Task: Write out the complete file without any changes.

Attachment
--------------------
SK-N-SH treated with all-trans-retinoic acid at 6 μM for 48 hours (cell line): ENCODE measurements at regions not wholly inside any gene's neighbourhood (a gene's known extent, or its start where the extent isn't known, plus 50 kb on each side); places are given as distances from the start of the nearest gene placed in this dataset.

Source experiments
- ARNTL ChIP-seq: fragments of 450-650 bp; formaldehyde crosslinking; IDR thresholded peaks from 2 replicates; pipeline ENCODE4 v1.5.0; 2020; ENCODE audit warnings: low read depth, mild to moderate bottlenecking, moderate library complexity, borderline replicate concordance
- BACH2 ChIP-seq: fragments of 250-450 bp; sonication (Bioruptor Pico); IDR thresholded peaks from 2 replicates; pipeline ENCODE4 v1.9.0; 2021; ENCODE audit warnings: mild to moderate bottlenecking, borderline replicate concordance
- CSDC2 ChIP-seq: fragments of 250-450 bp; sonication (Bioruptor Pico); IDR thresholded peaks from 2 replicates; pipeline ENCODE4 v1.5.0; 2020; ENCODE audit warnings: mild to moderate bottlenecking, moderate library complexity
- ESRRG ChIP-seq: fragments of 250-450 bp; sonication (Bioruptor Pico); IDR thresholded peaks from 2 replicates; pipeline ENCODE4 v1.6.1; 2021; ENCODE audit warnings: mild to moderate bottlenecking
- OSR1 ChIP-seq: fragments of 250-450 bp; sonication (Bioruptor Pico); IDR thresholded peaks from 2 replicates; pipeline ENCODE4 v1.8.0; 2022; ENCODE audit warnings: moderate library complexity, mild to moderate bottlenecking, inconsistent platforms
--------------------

SK-N-SH treated with all-trans-retinoic acid at 6 μM for 48 hours (cell line): ENCODE measurements at regions not wholly inside any gene's neighbourhood (a gene's known extent, or its start where the extent isn't known, plus 50 kb on each side); places are given as distances from the start of the nearest gene placed in this dataset.

Source experiments
- ARNTL ChIP-seq: fragments of 450-650 bp; formaldehyde crosslinking; IDR thresholded peaks from 2 replicates; pipeline ENCODE4 v1.5.0; 2020; ENCODE audit warnings: low read depth, mild to moderate bottlenecking, moderate library complexity, borderline replicate concordance
- BACH2 ChIP-seq: fragments of 250-450 bp; sonication (Bioruptor Pico); IDR thresholded peaks from 2 replicates; pipeline ENCODE4 v1.9.0; 2021; ENCODE audit warnings: mild to moderate bottlenecking, borderline replicate concordance
- CSDC2 ChIP-seq: fragments of 250-450 bp; sonication (Bioruptor Pico); IDR thresholded peaks from 2 replicates; pipeline ENCODE4 v1.5.0; 2020; ENCODE audit warnings: mild to moderate bottlenecking, moderate library complexity
- ESRRG ChIP-seq: fragments of 250-450 bp; sonication (Bioruptor Pico); IDR thresholded peaks from 2 replicates; pipeline ENCODE4 v1.6.1; 2021; ENCODE audit warnings: mild to moderate bottlenecking
- OSR1 ChIP-seq: fragments of 250-450 bp; sonication (Bioruptor Pico); IDR thresholded peaks from 2 replicates; pipeline ENCODE4 v1.8.0; 2022; ENCODE audit warnings: moderate library complexity, mild to moderate bottlenecking, inconsistent platforms